(CHICAGO) The heroin epidemic, particularly in the Midwest, is drawing the attention of Congress.
Members will consider 18 pieces of legislation this week dealing with the opioid epidemic.
“In the suburbs of Chicago, the area that I represent, we’re losing one person every three days in the collar counties,” Dold said. “We lose one every day in Cook County.”
Dold says making anti-overdose drugs more widely available could mean fewer overdose deaths each year. He has introduced one such law.
“Lali’s law increases access to the life saving antidote called Naloxone which has already saved nearly 100 lives in Lake County, Illinois alone in just a little over one year.”
Lali’s Law is named after Alex Laliberte, a Buffalo Grove resident and Stevenson High School graduate, who passed away seven years ago from a drug overdose.
Trick negotiations with the Senate still lie ahead. The House approach is more wide-ranging than legislation the Senate passed two months ago.
For instance, the House legislation focuses more on drug trafficking than the Senate bill. It would give states and local governments wider latitude with how they use federal grants, though advocates for opioid legislation worry this could compromise efforts to fund specific programs, particularly those aimed at recovery efforts.
(CHICAGO) As investigators work to pinpoint the cause of a rash of heroin overdoses that sent at least 74 people to hospitals in 72 hours last week, the flareup triggered memories of a deadly 2006 overdose epidemic.
“Fentanyl was the first thing that popped into my mind,” former Chicago Police Supt. Phil Cline said about hearing of the recent overdoses.
Heroin laced with Fentanyl, a painkiller that is 30 to 50 times more powerful than heroin, was responsible for a rash of fatal overdoses in early 2006.
“The craziest thing back then was that when other addicts heard people were overdosing, they ran to find the stuff right away because they wanted the most powerful high,” Cline said Sunday. “They think other people’s tolerance is low and they can get that high without going over the edge. But they’re wrong.”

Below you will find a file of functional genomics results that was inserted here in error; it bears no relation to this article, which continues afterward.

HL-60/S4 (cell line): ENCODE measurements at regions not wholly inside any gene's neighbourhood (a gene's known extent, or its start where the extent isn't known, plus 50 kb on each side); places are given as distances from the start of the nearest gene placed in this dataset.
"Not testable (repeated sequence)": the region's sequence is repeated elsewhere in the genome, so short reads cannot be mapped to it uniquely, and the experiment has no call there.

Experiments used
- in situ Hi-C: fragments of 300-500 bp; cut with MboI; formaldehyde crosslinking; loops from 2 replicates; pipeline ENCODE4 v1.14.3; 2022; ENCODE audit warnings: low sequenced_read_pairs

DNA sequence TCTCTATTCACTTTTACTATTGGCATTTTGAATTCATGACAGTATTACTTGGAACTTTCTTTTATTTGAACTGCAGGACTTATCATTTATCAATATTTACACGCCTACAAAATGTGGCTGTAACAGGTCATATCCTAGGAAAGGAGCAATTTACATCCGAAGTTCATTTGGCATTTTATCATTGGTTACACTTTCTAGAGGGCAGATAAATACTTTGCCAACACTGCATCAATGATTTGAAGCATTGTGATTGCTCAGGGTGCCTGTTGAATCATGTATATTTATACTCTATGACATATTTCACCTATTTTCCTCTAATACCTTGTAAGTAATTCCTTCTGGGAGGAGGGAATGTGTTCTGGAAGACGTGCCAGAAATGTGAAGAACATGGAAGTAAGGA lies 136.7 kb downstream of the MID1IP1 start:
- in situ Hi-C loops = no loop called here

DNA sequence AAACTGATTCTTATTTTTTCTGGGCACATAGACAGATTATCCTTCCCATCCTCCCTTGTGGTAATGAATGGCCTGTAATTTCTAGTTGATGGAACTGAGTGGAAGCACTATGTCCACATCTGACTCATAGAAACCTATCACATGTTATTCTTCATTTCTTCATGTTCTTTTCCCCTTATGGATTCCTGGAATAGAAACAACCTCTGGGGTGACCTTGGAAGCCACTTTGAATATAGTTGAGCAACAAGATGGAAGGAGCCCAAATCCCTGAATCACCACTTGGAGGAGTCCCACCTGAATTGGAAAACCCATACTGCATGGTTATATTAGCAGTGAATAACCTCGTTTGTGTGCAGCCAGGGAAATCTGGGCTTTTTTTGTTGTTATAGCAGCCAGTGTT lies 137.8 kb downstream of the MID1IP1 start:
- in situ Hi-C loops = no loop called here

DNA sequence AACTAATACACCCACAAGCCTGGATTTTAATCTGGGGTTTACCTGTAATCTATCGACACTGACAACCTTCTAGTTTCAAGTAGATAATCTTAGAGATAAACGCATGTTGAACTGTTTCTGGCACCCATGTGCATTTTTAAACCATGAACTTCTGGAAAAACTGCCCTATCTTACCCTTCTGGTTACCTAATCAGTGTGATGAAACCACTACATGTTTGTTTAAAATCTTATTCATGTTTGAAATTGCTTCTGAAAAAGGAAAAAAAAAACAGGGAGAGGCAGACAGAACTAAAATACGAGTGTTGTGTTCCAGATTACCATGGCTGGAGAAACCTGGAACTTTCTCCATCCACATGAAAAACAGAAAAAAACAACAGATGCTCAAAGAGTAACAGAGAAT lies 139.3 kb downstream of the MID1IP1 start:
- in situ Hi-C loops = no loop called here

Cline said that in 2006, almost immediately, his officers began interviewing people who had overdosed about where they’d bought their drugs and undercover police began buying the drugs for testing, the Chicago Sun-Times is reporting.
The information was passed along, and within months, investigators with the Drug Enforcement Agency were able to trace the tainted heroin to a single lab in Mexico that was ultimately raided and shut down, Cline said.
However, dozens of Fentanyl-related deaths were recorded in Cook County in 2005 and 2006. Other cities around the country dealt with the problem as well.
According to the National Institute on Drug Abuse, street names for Fentanyl include Apache, China girl, China white, dance fever, friend, goodfella, jackpot, murder 8, TNT, and Tango and Cash.
Cline said Sunday that many of the same tactics will likely be used to figure out how, during a stretch lasting from Wednesday through Friday, at least 74 people overdosed and ended up at hospitals mostly of the West Side.
Some of them were found with needles still sticking out of their arms, health officials said.
Chicago Police spokesman Anthony Guglielmi confirmed Sunday that shoe leather is being expended.
“Investigators are hitting the pavement and trying to determine what the actual source is, if this is a tainted batch, and, if so, what it’s tainted with,” he said.
Chicago Police Supt. Garry McCarthy has made finding the source behind the overdoses a priority, said Guglielmi, who added that top commanders plan to update McCarthy on their findings Monday morning.
Updated numbers on any weekend overdoses in the area were not available Sunday. Health officials stated Saturday that the frequency of cases had declined.
“Hospitals continue to evaluate patients who have overdosed, but the rate at which they are presenting at the hospitals has slowed down,” said Cristina Villarreal, a spokeswoman for the Chicago Department of Public Health.
Meanwhile, paramedics have armed themselves with additional Narcan, a nasal spray that can reverse the effects of an opiate overdose, Fire Department spokesman Larry Langford said.
In addition, investigators are waiting for toxicology results in what police suspect is the drug-related death of a 49-year-old man foundThursday in an apartment in the East Garfield Park neighborhood.
Earlier this summer, many Chicagoans were shocked by a photo included in a federal court filing that showed a line of people extending down a West Side block who were waiting to buy heroin in broad daylight.
The photo was taken in the 3700 block of West Grenshaw, just south of the Eisenhower Expressway, which has come to be known as “Heroin Highway” because of the accessibility it provides to city and suburban heroin customers.
Earlier this year, the Illinois Consortium on Drug Policy at Roosevelt University released a report that said Illinois ranked 44th in the nation in 2012 in state-funded treatment admissions for heroin addiction. And Gov. Bruce Rauner’s proposed budget would cut state-funded treatment 61 percent, excluding Medicaid, the report warned.
The report also noted that the Chicago metropolitan area was ranked first in the nation in the number of people admitted to emergency rooms because of heroin use. And Cook County was first for the number of arrestees who tested positive for the drug.
“Whatever it is that’s going around, you just hope they can find out whose putting this stuff out there and put a stop to it or else there’s going to be a lot of deaths,” Cline said. “The addicts think they can handle it but they can’t.”